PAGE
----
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Arctic of old is gone, experts warn

The Arctic continues to warm up and is unlikely to return to earlier conditions, according to an annual report card issued Thursday by top scientists.
Image: Peterman Glacier
Satellite images taken on July 28, left, and Aug. 5, right, shows the Petermann Glacier in northern Greenland before and after a 110-square-mile piece of ice broke off. The huge ice island is more than four times the size of New York's Manhattan Island.NASA via AP
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The Arctic — an area described as Earth's refrigerator because its ice helps keep temperatures cool — continues to warm up and is unlikely to return to earlier conditions, according to an annual report card issued Thursday by top scientists.

"Record temperatures across the Canadian Arctic and Greenland, a reduced summer sea ice cover, (and) record snow cover decreases" were cited as factors supporting the conclusion in the 2010 Arctic Report Card issued by the National Oceanic and Atmospheric Administration.

The report card "tells a story of widespread, continued and even dramatic effects of a warming Arctic," lead researcher Jackie Richter-Menge, an expert at the federal Cold Regions Research and Engineering Lab in Hanover, N.H., told reporters.

"It is increasingly unlikely, at least in the foreseeable future, that we will return to previous Arctic conditions," she said.

"It is very likely warming will continue" in the Arctic," she added, and "planning is urgent to adapt to the changes coming."

While 2009 saw a slowdown in Arctic warming, the report card stated, "the first half of 2010 shows a near record pace with monthly anomalies of over 4 degrees Centigrade (7 degrees Fahrenheit) in northern Canada."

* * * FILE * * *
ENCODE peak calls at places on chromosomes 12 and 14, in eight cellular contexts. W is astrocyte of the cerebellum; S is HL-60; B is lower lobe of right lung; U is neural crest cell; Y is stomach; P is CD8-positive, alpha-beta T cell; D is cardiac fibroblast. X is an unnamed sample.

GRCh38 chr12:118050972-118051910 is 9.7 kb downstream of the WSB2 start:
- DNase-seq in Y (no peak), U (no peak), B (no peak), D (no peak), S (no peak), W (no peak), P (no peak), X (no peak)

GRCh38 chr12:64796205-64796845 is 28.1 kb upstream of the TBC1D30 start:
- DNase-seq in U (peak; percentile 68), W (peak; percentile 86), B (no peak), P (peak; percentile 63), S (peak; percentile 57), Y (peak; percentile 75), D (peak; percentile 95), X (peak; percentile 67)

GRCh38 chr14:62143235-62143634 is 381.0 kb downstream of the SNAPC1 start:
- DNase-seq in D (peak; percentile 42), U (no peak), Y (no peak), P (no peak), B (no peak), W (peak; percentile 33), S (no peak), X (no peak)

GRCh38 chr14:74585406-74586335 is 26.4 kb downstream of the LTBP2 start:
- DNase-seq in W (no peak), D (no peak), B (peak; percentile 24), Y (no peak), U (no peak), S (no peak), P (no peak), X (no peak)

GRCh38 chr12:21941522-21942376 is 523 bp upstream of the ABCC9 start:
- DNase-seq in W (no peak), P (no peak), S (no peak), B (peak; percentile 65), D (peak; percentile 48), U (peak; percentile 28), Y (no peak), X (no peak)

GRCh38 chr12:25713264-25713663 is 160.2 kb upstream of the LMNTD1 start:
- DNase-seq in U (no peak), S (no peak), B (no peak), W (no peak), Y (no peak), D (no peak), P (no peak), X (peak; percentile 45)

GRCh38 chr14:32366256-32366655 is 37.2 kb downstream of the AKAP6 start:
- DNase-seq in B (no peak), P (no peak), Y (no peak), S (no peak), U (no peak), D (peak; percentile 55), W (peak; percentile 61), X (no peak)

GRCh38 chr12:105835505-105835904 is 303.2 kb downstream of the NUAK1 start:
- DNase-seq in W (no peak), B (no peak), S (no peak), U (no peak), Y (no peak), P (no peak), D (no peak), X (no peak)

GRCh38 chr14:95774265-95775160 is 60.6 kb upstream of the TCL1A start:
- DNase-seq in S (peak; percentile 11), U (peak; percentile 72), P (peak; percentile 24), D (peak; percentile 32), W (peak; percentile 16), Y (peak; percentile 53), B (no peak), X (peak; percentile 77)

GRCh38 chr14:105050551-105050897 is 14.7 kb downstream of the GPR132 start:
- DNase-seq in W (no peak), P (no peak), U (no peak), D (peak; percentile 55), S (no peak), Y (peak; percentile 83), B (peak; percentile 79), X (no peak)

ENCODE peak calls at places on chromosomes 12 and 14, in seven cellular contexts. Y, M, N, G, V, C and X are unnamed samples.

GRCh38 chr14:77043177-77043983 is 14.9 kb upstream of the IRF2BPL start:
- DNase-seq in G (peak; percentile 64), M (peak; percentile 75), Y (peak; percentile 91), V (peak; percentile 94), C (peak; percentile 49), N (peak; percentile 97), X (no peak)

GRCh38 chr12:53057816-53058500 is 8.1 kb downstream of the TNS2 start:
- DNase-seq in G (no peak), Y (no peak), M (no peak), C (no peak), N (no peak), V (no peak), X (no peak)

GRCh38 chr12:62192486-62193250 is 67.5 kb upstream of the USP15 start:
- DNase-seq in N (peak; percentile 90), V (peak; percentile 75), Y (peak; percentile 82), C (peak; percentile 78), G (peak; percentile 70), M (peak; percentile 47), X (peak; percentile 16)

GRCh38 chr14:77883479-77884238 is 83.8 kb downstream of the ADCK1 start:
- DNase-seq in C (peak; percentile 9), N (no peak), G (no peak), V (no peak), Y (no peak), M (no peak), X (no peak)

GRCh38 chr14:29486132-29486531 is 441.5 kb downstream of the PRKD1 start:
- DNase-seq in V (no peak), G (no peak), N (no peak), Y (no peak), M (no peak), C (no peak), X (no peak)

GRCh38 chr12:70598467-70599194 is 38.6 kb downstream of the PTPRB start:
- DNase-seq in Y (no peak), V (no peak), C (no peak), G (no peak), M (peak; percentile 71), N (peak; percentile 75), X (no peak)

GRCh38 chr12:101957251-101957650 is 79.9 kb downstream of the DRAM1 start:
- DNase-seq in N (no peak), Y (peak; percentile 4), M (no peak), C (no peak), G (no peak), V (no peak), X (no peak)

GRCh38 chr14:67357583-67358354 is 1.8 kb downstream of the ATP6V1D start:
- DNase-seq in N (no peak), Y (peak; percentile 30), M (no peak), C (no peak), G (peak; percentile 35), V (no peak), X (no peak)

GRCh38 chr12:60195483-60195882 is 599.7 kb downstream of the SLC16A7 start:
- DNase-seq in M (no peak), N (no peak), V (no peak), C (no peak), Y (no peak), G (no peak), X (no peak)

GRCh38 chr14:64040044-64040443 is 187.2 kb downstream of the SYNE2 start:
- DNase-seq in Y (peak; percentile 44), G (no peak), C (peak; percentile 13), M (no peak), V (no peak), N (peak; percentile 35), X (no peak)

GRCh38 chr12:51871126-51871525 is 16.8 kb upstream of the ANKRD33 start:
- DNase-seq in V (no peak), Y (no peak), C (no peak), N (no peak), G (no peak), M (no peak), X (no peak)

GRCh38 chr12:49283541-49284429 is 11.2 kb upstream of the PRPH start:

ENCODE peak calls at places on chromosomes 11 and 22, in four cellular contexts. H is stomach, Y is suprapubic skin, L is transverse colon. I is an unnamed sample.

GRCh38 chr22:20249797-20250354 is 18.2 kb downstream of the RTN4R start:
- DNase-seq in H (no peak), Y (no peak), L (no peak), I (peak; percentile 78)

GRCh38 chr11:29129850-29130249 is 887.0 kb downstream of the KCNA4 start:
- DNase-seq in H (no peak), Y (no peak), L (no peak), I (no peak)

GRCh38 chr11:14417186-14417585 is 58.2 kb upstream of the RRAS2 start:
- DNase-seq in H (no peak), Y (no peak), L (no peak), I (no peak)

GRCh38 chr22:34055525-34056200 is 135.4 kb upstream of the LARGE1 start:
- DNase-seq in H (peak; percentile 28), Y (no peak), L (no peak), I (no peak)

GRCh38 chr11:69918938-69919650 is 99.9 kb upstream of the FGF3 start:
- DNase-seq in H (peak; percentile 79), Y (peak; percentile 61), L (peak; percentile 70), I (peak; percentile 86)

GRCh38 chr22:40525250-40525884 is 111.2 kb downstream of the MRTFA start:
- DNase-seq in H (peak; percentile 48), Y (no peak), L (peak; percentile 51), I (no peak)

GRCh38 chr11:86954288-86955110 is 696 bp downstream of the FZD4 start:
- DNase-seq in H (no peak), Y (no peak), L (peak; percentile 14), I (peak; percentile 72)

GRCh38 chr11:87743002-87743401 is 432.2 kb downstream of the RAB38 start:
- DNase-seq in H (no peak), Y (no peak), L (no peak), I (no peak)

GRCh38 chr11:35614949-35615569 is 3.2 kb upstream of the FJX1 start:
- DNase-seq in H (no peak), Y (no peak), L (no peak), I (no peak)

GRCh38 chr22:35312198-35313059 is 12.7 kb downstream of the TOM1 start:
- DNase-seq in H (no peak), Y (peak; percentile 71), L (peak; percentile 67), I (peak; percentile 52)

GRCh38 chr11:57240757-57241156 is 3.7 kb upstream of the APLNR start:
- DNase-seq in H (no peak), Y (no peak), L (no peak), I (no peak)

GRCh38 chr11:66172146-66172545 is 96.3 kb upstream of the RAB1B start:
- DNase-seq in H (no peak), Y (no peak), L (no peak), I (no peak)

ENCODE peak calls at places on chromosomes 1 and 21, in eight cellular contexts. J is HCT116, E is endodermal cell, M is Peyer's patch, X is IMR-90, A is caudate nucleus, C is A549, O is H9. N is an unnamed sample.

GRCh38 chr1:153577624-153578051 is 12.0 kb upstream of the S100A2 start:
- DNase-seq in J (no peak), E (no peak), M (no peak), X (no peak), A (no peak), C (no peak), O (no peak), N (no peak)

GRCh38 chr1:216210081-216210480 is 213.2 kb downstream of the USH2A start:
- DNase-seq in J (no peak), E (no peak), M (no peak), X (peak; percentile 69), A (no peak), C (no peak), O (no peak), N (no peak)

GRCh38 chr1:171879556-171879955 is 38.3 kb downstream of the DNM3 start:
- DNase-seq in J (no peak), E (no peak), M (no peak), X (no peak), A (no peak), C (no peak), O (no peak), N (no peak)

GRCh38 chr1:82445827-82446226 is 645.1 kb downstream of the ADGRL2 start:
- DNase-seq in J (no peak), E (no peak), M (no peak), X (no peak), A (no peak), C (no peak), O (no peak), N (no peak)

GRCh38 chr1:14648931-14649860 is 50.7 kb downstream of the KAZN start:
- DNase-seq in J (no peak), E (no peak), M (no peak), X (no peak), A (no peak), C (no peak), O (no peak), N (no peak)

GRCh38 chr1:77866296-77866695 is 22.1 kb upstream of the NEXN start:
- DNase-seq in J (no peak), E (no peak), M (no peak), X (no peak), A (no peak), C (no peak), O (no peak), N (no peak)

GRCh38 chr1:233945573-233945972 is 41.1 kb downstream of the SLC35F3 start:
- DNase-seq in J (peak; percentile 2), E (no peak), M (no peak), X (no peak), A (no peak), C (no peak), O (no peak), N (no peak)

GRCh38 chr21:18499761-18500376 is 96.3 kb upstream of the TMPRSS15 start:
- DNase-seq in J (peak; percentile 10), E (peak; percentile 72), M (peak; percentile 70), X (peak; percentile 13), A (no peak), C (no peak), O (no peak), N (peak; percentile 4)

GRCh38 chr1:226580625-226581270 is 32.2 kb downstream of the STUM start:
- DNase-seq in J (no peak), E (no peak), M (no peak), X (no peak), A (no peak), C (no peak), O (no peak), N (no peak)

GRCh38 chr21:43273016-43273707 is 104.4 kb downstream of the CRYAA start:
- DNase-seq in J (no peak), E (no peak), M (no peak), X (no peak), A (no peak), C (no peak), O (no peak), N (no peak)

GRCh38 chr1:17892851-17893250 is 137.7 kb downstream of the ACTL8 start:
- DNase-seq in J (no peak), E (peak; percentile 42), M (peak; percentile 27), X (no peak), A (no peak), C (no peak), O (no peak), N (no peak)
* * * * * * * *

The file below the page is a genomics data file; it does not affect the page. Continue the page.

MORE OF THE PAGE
Past report cards have also cited warming trends, the scientists acknowledged, but this last year has seen several anomalies: record temperatures in Greenland; the largest recorded loss of ice from a Greenland glacier, a 110-square-mile chunk that broke off Petermann Glacier; and a 2009-2010 winter that saw a blast of Arctic winds that went north-south instead of west-east — causing a deep freeze across the U.S. Northeast and Midwest.

That latter event, which had been registered only three times in 160 years of records, "looks like it's connecting to the warming and ice loss in the Arctic," said Jim Overland, a NOAA scientist responsible for the report card's section on atmosphere.

"Normally we think of winds bottled up in the Arctic," he said, but now a north-south shift might become more common.

"As we lose more sea ice it's a paradox that warming in the atmosphere can create more of these winter storms," he added.

In Greenland, the warmth has meant accelerated flow of melt water from glaciers into the ocean, said Jason Box, a glaciologist at Ohio State University. As a result, he added, "sea level projections will need to be revised upward."

The fourth annual report card was compiled from data and analysis contributed by 69 scientists in eight countries.

"Beyond affecting the humans and wildlife that call the area home, the Arctic’s warmer temperatures and decreases in permafrost, snow cover, glaciers and sea ice also have wide-ranging consequences for the physical and biological systems in other parts of the world," NOAA chief Jane Lubchenco said in a statement. "The Arctic is an important driver of climate and weather around the world and serves as a critical feeding and breeding ground that supports globally significant populations of birds, mammals and fish."

She also quoted a NOAA researcher in describing the Arctic's importance: "Whatever is going to happen in the rest of the world happens first, and to the greatest extent, in the Arctic."